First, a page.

Knittings Golden Age – Well Really!! A RANT

This progamme appeared on BBC2 last Wednesday

The  programme info said

                Documentary telling the story of how knitting rose from basic craft to the height of popular fashion in the 20th century. It’s a craft that has given us scratchy jumpers, sexy bathing costumes and the infamous poodle loo cover, has sustained Britain through the hardships of war and shown a mother’s love to generations of little ones. Today, knitwear has become a staple of every wardrobe thanks to a prince’s golfing taste, the Beatles and 1980s breakfast television. Warm-hearted and surprising, this is the story of the people’s craft and a very British one at that.


This programme holds  first place in the list of  items that have made me yell at the screen.

There were several out right factual errors.:-

Knitted tea-cosyies  were  fashion household item in the thirties ( and it was a thirties pattern that they showed) although they still appeared in the forties.

Fair–isle is traditionally knitted by  weaving in the carried threads as you knit, not looping them across the back .

The poodle bottle covers  were, from memory , crocheted not knitted. In this area they could have also looked at toilet paper covers  and other items made for church bazaars.

The issue of knitted swimsuits  was covered very poorly .  You can not test out whether they sag or not  using modern yarns. Today’s yarns have been treated  so that they wash well, in other words they do not take  water up into the body of the yarn.   A quick dip in the sea  is not sufficient to soak a yarn,  even a thirties yarn. Knitted swimsuits sagged when they were wet !!!


There were a number of cases of what can only be described as infelicitous editing.  The film of the Queen at her Comfort Fund group showed  lengthy film of a sewing group.  The first extract  from  the  specialist speaking about knitting during the war stated that women knitted because it was relaxing and gave them something else to think about –  NO – they knitted because they were supplying essential items for the serving troops.  There was a long section  on  the jumpers belonging to Giles Brandreth, yet no acknowledgement that he was usually considered a bit of a joke and that his sweaters were  not fashionable.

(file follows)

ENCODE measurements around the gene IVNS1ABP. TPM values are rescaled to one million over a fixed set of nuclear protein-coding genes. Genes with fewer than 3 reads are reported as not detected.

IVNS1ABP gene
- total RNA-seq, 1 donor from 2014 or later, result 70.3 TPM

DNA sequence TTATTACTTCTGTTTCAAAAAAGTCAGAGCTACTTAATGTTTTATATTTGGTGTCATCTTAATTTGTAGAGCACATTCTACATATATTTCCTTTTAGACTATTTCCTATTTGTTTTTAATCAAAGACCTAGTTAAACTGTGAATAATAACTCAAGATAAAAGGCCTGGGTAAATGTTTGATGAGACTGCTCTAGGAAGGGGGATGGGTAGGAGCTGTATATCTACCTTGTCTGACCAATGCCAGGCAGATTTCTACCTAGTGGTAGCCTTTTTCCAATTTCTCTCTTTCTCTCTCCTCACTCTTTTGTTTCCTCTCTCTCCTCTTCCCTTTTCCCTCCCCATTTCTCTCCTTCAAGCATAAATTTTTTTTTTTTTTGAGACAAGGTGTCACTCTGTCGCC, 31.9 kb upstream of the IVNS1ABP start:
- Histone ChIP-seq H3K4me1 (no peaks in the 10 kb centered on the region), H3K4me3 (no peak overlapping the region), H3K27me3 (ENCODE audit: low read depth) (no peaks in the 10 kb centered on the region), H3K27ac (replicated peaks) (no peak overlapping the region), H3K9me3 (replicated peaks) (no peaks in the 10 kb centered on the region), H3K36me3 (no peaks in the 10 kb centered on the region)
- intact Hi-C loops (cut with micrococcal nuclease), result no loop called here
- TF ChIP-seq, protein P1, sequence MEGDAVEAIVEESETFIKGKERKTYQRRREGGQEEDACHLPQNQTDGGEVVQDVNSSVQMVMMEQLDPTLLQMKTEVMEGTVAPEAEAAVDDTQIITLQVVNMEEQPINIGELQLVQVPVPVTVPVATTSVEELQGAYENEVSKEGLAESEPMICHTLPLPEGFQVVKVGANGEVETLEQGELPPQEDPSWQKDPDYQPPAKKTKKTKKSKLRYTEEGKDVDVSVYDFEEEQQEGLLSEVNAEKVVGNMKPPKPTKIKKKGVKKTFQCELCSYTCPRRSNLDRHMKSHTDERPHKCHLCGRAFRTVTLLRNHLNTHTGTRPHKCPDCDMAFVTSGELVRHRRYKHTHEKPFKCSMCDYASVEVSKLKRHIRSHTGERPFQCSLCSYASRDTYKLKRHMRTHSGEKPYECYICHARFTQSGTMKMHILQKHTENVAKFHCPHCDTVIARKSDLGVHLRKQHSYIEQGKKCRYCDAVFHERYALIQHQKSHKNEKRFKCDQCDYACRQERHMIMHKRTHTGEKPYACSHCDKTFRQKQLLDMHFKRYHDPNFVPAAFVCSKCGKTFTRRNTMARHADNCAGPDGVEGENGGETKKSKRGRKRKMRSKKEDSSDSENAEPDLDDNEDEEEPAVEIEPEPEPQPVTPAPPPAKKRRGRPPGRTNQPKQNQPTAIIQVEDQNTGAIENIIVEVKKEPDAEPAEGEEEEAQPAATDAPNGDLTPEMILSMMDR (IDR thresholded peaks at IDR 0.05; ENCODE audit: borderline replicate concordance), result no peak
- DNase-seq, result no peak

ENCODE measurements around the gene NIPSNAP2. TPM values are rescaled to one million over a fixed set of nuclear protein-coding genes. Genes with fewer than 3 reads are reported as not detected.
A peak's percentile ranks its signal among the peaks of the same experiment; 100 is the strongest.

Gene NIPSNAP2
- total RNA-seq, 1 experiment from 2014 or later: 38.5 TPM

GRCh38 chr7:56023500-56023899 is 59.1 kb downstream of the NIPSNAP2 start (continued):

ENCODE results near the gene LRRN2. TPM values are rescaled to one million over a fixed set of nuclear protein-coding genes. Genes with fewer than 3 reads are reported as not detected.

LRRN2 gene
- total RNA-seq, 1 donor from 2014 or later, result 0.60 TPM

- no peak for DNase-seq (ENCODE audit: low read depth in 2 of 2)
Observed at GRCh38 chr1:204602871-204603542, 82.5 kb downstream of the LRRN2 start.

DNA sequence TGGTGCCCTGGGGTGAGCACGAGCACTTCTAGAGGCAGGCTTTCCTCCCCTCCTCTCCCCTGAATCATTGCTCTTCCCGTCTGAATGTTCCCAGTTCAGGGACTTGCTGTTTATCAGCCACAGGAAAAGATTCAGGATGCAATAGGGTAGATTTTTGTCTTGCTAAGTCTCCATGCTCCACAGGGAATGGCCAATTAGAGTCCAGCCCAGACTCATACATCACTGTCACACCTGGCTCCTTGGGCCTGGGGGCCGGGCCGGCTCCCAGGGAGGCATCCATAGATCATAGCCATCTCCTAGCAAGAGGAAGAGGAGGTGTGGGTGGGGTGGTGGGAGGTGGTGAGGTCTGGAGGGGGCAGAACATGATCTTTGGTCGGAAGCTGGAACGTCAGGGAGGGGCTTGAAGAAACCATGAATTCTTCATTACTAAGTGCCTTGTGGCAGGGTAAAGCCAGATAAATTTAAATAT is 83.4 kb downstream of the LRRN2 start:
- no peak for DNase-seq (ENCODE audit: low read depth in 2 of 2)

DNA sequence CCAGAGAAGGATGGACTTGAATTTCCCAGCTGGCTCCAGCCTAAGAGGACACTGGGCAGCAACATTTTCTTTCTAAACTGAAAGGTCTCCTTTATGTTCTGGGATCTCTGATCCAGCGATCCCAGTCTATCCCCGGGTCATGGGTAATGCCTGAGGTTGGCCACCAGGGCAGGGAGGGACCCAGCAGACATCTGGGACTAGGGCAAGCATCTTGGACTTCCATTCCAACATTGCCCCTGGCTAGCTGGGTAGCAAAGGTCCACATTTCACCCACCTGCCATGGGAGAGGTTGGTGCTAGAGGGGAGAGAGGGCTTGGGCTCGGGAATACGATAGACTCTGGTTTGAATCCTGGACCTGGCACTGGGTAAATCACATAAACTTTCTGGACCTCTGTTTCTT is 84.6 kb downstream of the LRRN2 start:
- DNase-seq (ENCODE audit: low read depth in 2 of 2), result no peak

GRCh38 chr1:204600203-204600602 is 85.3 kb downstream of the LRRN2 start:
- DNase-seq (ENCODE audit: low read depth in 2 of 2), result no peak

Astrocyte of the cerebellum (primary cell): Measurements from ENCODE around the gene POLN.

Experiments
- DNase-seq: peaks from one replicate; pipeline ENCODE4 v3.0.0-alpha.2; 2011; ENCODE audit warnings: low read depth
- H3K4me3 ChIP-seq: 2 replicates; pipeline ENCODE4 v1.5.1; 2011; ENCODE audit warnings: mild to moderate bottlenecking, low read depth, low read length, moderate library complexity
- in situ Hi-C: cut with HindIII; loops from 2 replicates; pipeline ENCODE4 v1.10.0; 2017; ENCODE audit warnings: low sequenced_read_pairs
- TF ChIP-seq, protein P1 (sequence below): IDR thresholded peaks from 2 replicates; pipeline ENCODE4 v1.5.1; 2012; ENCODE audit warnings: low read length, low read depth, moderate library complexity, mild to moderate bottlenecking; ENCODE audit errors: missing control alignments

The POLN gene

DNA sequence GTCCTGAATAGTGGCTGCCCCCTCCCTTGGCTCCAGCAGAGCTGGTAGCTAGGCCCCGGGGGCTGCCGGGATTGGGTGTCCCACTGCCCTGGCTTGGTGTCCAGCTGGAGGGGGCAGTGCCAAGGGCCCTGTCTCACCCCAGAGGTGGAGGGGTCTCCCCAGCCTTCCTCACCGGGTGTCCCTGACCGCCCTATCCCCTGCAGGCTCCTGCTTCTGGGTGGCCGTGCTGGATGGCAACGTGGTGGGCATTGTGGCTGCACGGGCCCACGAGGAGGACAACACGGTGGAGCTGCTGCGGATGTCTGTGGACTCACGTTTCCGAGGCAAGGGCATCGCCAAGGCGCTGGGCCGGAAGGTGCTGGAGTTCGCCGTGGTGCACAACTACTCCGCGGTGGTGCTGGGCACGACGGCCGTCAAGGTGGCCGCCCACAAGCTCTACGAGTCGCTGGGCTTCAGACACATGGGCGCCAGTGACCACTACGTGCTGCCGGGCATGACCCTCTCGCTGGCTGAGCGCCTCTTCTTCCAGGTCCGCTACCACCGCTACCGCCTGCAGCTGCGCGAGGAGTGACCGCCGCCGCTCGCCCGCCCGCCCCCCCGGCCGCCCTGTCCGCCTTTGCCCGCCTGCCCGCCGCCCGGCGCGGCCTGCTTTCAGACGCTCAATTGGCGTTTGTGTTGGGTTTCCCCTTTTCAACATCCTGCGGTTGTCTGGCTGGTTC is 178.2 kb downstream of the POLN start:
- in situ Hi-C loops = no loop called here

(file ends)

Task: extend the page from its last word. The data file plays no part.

The piece on the knitting by POWs was interesting but had little to do with the development of the argument.

There was far too much background film- for example  war footage.


And finally  the omissions.

There was a comment , quite rightly, about the fact that knitting machines were often abandoned because they were difficult to use, however no similar comment when they showed  fashion items from knitting books and women’s magazines.  Knitters  by these usually for one pattern, igno9ring the more exotic or difficult to knit patterns.

The only designer interviewed was Kaffe Fassett, who said himself that he is not interested in  garment shaping. There are a number of British Designers, both past and present who could have been interviewed  and would have given  a more balanced picture.

While talking about the knitting effort during the war there was no mention of the coupon system, or  where the yarn for the comfort fund goods came from or who paid for it,

There was no consideration of the role of knitting wool mills and these days specialist spinners , who provide the yarn for the knitters and also produce the pattern books that most knitters rely on.

There was a brief mention   of the fact that in a group  all the women had learnt to knit across the generations ( grandmother teaching daughter etc) .  This fact was passed over very quickly but it is what makes knitting as a craft different from almost all other activities.

Clearly  I could go on and on.


This was a badly  made, superficial programme.  It  did not illustrate the rise of  knitting  a Fashion item.





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